This Designer’s $8 IKEA Boxes Only Look Like Marble—They’re Actually a Freehand DIY
Now they have pride of place in his dining room.
Published Dec 7, 2022 1:20 AM
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On paper, Gergei Erdei might not seem like an IKEA shopper. Before founding his eponymous line of stylish homewares, ranging from handcrafted ceramics to wallpaper, he worked for Gucci, first on former creative director Alessandro Michele’s team as a ready-to-wear designer, and later as an embroidery designer and illustrator. But the London-based creative appreciates a good deal just like the rest of us—particularly a customizable one. There are 20 IKEA Tjog storage boxes lining the bookcase in his office–slash–living/dining room, but thanks to a little bit of paint and some inspiration from his travels in Rome, you’d never know they came from the Swedish retailer.
Like most apartment dwellers who work a lot from home, Erdei wanted to hide all his supplies—fabric samples, trims, stationery, pencils—in an aesthetically pleasing way. After finding it impossible to locate containers that matched the “‘70s bachelor pad vibe” of his flat, he decided to buy a bunch of the simple $8 boxes with lids and turn them into chic vessels. “Many times, the only option is to create [what you need] yourself,” says Erdei.
The Tjog boxes he scored in the U.K. were originally a taupe color that didn’t jell well with the dark terracotta hue on the walls (Arras by Little Greene), so he swathed them in a matte beige paint from Dulux. “Use wall paint,” he advises. “It has amazing streak-free coverage and you can easily apply it with a roller.”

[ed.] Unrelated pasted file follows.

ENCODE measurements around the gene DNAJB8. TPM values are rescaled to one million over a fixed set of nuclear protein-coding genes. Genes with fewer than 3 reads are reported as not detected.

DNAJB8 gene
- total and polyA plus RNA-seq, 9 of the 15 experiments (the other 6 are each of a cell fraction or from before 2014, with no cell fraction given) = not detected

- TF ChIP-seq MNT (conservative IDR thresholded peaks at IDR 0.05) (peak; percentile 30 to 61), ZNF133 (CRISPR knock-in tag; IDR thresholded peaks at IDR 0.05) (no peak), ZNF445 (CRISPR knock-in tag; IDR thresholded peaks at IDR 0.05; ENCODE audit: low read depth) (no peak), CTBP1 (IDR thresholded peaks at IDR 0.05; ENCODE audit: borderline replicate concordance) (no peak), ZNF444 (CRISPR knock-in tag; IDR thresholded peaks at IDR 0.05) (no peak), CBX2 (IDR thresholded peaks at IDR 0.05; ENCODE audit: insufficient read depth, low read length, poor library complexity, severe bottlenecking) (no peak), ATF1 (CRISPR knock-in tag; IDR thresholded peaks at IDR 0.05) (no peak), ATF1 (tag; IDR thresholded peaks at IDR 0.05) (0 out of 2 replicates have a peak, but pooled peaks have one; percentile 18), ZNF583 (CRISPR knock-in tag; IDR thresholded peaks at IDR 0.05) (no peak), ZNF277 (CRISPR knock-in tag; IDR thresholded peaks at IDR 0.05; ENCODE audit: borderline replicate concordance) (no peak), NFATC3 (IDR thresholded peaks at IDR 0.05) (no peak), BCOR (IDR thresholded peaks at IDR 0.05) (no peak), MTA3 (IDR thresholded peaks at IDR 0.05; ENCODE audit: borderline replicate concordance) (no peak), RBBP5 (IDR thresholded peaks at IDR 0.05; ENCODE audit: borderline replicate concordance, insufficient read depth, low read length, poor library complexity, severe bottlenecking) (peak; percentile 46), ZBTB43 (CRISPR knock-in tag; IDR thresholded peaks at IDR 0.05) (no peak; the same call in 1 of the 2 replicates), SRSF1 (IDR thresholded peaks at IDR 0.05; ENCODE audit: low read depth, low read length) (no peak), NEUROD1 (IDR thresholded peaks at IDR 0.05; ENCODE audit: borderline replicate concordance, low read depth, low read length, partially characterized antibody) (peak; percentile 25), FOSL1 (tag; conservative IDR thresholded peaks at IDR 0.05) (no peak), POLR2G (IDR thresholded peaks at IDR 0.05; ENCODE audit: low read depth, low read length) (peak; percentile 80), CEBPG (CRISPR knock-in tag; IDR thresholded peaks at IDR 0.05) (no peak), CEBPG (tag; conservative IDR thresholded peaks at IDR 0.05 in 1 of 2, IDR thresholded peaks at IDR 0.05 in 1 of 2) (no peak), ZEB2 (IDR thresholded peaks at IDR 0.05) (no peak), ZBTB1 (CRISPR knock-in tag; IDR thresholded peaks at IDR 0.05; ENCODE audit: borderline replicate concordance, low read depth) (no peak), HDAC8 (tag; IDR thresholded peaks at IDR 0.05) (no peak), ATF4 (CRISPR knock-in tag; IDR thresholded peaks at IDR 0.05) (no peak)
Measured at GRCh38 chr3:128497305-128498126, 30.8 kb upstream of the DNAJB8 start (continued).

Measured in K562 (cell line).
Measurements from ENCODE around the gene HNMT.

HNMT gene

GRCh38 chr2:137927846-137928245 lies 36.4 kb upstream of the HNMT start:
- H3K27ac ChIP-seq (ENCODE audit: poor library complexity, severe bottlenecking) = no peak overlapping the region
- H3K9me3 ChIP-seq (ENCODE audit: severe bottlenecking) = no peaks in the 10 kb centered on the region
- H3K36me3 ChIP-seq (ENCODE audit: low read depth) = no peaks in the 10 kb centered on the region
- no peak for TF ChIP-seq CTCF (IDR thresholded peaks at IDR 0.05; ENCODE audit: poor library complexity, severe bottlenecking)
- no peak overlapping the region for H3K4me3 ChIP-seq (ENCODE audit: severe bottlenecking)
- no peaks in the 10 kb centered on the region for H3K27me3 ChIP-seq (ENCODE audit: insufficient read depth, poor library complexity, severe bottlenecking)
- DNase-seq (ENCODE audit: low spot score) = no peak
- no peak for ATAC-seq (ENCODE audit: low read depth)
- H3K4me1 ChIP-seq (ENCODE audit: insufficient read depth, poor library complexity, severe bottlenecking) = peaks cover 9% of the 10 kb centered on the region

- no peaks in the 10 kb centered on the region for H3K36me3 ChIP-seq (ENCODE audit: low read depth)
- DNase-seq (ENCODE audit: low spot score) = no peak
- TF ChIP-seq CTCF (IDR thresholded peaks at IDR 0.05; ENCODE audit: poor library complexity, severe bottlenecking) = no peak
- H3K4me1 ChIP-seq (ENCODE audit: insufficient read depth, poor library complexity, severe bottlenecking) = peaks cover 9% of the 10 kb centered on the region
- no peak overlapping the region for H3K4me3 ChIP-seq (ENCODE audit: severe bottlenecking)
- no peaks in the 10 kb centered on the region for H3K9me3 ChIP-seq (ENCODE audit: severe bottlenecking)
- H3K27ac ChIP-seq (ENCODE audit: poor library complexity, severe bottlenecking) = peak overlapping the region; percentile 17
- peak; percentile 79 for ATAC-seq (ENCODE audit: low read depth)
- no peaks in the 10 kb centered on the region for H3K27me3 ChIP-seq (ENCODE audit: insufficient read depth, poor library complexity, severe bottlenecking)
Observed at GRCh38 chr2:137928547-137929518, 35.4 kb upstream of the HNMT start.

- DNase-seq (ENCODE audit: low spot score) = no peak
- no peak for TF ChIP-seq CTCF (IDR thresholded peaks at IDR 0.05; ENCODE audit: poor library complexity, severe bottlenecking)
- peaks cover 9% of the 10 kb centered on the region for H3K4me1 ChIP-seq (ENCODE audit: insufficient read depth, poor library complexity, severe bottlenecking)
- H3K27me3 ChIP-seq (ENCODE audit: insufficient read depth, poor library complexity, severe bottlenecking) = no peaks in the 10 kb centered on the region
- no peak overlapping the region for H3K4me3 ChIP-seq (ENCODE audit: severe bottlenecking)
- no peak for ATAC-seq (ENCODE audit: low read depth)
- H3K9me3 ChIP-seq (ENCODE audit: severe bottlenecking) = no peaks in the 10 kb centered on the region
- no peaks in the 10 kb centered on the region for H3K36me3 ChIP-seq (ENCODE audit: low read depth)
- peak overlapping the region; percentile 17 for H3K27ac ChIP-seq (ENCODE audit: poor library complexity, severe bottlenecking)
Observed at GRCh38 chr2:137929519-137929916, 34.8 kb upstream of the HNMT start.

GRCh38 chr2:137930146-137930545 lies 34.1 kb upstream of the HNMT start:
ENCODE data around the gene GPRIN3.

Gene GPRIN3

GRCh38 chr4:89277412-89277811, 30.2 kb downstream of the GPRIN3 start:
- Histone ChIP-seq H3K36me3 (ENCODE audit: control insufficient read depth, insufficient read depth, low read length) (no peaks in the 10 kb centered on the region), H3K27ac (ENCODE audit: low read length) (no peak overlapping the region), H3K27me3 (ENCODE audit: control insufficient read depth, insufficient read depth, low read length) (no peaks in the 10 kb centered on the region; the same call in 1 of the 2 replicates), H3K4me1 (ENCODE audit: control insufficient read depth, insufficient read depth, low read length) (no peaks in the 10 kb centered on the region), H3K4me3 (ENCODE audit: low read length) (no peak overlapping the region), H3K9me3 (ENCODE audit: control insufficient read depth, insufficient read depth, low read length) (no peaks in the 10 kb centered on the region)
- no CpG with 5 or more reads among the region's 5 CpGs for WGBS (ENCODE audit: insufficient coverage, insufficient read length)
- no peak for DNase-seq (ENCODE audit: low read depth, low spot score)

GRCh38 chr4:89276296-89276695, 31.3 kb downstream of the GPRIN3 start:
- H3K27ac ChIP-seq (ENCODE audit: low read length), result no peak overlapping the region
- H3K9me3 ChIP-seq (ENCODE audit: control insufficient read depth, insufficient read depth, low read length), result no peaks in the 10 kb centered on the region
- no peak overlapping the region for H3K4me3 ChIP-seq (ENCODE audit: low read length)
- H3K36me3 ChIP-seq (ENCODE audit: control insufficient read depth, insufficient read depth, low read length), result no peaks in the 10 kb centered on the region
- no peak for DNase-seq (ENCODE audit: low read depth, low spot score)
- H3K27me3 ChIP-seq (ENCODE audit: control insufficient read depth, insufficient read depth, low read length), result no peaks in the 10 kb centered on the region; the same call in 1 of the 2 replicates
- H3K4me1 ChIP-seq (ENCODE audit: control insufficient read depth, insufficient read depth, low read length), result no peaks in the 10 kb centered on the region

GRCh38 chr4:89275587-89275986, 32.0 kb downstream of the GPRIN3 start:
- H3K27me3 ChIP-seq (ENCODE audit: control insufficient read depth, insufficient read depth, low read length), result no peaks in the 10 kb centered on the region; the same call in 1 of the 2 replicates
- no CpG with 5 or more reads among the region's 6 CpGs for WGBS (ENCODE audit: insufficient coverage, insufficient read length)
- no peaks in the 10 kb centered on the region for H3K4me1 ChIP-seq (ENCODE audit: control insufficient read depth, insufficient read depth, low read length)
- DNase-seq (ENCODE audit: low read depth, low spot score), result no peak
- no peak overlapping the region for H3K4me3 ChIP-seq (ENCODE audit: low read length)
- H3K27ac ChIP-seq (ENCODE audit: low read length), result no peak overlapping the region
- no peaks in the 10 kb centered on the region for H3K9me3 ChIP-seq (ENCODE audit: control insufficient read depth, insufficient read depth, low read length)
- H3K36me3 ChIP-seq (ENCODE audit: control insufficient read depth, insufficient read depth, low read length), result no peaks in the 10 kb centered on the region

Once that layer had dried, Erdei set out to give them a marbled effect (he had initially considered a tortoiseshell pattern, but that design proved too complicated to replicate). To avoid creating superwiggly lines that looked like mountains, he pulled up photos on his phone from a recent trip to Rome and studied the organic veins of the different stones he captured. “I took millions of pictures in the churches, but obviously you can just use Pinterest,” he shares.
Using a mix of thin and thick brushes, as well as two tones of a darker beige-brown acrylic paint to achieve an opaque quality, he lightly applied the streaks to all five surfaces (tops included). “When you go to add the lines on the lid, place it on the dry box, that way you can connect the lines,” he shares. Or if you are tight on time, you can “cheat” and just paint the sides that will ultimately be exposed. We’re filing this two-step, stencil-free DIY under genius IKEA upgrades.